There's great stuff going on at Baum Stadium these days. The massive new video board is getting the finishing touches and will be ready in time for the Feb. 19 season opener.
In doing research this week for the annual Baseball Preview for Hawgs Illustrated, I couldn't help but ask if there was finally going to be radar gun numbers on display. There was a time when I felt both head coach Dave Van Horn and pitching coach Dave Jorn were against putting the radar readings in the stadium.
One of the things I always did out of curiosity was to take my field glasses to the baseball stadium to look down from the press box into the seats behind home plate where the professional scouts sat with their guns. I love to see those numbers.
“We'll have the radar numbers,” Van Horn smiled. “I've actually been fine with it for awhile. It's great for the fans and I think they will learn some things about pitchers if they'll watch the numbers.”
Jorn seems OK with it, too. He just wants to make sure none of his guys injure their necks looking back at the scoreboard.
“I just think it's not as important as some do,” Jorn said of lighting up the gun with 95 mph pitches.
“I have preached this forever. Pitch selection and pitch execution are more important than velocity. I've seen it too often. A pitcher gets his velocity up, but doesn't execute pitches. I do think putting those numbers up are more for the fans.”
Jorn would ask fans to use it to learn who can really pitch. For instance, it would have been interesting to watch the numbers change during the Dallas Keuchel days with the Hogs.
“Dallas could get it up there at 91 or 92 if he needed to and maybe even higher than that,” Jorn said. “But what he did was change the velo on almost every pitch.
“The really good pitchers are not hitting that same number on every pitch. You can be effective in the high 80s, if you change speeds and have command.
“I'll tell fans to figure out the guys who can do that, change those speeds. That's pitching.”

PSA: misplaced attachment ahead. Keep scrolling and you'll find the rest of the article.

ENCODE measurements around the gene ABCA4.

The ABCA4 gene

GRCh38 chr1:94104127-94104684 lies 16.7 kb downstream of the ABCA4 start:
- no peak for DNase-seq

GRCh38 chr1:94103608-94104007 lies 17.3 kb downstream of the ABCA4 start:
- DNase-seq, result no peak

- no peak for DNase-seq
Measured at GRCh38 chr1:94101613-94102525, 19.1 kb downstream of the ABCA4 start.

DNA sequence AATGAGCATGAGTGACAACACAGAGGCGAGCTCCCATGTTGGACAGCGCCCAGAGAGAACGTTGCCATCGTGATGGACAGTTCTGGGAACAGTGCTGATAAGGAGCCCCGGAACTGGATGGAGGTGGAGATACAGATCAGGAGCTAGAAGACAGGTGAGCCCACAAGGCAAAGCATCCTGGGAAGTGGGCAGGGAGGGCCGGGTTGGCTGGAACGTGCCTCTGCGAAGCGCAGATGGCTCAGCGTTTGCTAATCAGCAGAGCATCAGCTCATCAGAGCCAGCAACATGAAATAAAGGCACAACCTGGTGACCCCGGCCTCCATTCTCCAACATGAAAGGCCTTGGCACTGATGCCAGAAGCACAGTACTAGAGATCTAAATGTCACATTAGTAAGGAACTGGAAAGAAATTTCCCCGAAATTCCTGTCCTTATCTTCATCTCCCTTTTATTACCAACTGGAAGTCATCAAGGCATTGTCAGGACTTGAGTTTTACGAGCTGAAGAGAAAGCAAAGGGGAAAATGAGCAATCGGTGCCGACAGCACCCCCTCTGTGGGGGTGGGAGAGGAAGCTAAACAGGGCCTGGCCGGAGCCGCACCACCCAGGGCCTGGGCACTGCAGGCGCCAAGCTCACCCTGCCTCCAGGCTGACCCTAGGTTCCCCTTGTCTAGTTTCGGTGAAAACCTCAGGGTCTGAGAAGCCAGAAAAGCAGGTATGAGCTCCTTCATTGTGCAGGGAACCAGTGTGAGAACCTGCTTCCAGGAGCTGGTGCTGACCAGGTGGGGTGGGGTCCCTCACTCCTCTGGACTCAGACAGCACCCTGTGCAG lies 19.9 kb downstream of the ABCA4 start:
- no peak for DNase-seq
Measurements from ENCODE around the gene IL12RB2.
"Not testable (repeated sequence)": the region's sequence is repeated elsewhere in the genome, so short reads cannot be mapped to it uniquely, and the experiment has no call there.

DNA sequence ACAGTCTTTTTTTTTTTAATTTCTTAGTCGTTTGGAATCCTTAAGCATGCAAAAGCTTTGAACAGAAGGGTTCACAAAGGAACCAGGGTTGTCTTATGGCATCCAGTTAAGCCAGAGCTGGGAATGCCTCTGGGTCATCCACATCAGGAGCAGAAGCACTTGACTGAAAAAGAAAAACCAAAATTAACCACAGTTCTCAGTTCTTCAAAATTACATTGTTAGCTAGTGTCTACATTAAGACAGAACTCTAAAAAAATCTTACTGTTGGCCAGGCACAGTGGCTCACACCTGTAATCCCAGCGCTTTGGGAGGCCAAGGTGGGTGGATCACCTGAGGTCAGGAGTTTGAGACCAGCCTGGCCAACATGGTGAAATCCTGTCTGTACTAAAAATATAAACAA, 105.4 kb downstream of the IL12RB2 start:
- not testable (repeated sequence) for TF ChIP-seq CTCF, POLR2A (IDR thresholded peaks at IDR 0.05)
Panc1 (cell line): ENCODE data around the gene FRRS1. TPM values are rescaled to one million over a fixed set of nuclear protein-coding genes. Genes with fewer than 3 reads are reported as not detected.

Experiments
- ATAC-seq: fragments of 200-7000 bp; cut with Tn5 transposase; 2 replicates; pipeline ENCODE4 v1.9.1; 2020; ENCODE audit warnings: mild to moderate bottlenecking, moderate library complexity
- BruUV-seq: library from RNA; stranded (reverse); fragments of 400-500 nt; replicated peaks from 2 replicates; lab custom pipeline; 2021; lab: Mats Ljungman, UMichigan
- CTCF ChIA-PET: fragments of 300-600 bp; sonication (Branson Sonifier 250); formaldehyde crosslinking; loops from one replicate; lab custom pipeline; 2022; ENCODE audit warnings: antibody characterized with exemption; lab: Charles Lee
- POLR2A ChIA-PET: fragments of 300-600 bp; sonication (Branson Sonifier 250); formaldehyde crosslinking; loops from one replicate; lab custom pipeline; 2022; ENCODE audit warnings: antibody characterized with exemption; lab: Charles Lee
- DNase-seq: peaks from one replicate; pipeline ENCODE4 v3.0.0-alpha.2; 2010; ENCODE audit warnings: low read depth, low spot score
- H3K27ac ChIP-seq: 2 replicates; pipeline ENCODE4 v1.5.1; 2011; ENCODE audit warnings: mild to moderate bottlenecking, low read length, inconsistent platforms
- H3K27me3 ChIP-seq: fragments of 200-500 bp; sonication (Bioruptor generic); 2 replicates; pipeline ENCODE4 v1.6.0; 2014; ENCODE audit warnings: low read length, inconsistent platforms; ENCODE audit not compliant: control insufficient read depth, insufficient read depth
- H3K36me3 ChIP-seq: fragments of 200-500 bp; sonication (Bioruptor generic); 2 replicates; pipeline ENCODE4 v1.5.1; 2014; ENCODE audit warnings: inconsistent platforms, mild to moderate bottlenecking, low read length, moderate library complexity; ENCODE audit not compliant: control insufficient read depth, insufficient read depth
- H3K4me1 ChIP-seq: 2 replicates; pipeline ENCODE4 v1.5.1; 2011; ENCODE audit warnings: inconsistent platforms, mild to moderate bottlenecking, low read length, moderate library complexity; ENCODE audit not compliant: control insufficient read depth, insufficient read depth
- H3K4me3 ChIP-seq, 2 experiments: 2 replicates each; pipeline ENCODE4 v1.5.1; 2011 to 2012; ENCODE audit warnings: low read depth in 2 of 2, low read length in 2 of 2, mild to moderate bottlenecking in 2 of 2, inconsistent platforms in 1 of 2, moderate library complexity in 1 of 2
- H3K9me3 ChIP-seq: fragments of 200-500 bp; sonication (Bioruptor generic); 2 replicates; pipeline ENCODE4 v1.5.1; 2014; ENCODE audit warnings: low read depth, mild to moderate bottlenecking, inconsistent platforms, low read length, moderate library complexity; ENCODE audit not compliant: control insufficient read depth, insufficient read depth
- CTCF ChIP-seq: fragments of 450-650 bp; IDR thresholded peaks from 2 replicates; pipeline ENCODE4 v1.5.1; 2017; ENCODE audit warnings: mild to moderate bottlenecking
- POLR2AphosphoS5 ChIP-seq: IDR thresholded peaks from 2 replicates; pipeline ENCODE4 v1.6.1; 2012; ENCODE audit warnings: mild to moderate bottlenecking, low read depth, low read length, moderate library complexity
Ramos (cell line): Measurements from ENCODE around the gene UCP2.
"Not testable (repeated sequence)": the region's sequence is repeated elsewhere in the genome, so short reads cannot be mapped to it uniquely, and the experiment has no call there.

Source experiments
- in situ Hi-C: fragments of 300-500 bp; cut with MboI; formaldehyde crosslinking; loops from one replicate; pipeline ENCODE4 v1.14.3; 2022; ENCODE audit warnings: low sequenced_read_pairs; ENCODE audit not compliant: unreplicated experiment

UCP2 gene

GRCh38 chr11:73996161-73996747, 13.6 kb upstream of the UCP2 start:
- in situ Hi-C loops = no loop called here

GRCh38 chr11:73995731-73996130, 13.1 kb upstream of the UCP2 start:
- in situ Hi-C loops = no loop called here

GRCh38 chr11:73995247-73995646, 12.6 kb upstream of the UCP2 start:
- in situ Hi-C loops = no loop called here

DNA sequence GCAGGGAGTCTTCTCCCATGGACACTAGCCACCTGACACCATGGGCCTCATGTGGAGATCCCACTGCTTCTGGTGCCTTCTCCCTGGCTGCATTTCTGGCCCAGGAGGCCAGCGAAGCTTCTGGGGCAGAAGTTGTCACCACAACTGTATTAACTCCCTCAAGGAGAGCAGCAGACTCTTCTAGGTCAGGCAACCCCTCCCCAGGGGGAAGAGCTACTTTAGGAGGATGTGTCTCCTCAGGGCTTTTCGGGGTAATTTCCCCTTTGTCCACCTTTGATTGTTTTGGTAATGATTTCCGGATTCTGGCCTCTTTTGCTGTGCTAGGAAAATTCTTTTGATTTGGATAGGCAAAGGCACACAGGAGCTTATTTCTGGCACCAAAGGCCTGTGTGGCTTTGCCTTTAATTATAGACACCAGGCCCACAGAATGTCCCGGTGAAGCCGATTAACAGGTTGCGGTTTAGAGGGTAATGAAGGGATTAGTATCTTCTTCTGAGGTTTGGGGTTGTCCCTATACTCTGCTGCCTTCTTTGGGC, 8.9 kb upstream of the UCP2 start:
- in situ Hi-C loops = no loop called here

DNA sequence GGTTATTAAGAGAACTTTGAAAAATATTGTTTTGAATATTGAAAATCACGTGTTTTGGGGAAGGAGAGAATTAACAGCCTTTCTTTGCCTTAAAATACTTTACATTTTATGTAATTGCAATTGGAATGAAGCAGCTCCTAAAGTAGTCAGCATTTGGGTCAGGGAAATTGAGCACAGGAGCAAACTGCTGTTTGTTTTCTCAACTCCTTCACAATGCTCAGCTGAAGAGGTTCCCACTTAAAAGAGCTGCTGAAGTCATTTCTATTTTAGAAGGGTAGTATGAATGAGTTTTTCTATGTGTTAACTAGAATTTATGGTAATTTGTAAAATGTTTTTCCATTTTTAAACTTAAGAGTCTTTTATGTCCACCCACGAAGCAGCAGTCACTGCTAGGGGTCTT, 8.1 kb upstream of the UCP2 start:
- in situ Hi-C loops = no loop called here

Van Horn said pretty much the same thing. He remembers his days at Nebraska on a trip to Fresno State where the radar numbers were displayed. He had a flame thrower for game one, then a crafty lefty for game two.
“We a lefthander who threw about 83,” Van Horn said. “You could tell the Fresno guys were excited to get him. But, he went from 83 to 82, to 79, then with a change-up at 77. Never the same speed.”
There were nothing but goose eggs on the scoreboard for Fresno next to that unexciting velocity number from the radar gun.
“At the end of six innings, you could look over in their dugout and see their frustration,” Van Horn said. “Someone who can change those speeds, they can slice you up. Fans will be able to tell those who can pitch.”
The Hogs have high hopes for their pitching staff. Obviously, Zach Jackson is the ace. Last year's All-SEC closer, Jackson will light up the gun. He routinely hits 95 mph. But he has three major league pitches with a curve and change to match the heater.
There is good news in that Keaton McKinney, James Teague and Dominic Taccolini are all 100 percent heading into the season. McKinney and Taccolini are both coming off surgeries. All three were shut down for injuries as the Hogs hit postseason play last year. Taccolini had some elbow tenderness over the Christmas break, but Jorn said that was corrected with an adjustment in his change-up. McKinney did pitch in the College World Series after missing some starts in May.
There is much excitement over the freshman pitching class. Springdale Har-Ber lefty Weston Rogers has shown great ability to throw strikes and has good stuff. Ty Harris, Anthony Dahl, Isaiah Campbell, Kacey Murphy and Barrett Loseke. There are three lefties in that group. Junior college transfer Hunter Hart has also been impressive. Doug Willey, senior transfer doing post-graduate work, has also shown consistent command of the strike zone.
“We feel good about the freshmen and the new guys,” Van Horn said. “Rogers has thrown a lot of strikes and has a lot of composure. He has three pitches.
“We have a lot of good arms, but a lot of inexperience. They've been pretty good with no one in the seats. When you play games and people are there, sometimes it makes a difference. We'll see.”
They'll see early. While McKinney, Teague and Taccolini are healthy, they'll have to build up their pitch counts after being on the shelf for so long. None pitched in the summer or fall.
“We are going to be smart with those three and bring them along,” Van Horn said. “Normally, they'd be the guys to eat up some innings. It's probably a blessing in disguise because we need to look at these younger guys.”
There is the thought that it won't be like last year when some youngsters got looks, but couldn't throw strikes, producing some long games. There were lots of walks, plenty of wild pitches and frustration for a coaching staff that has always produced strike throwers.
Jorn doesn't see that now. He said the fall results were good. He generally lets newcomers strut their stuff early and waits until after the intra squad games to make changes in the late fall.
“It really wasn't a lot, but they all were receptive,” Jorn said. “They were willing. I just don't like to confuse them when they first get here.
“The main thing I try to help them with is rhythm and extension. They were open to instruction.”
Now it's time to check them out on the radar numbers on the Baum Stadium scoreboard.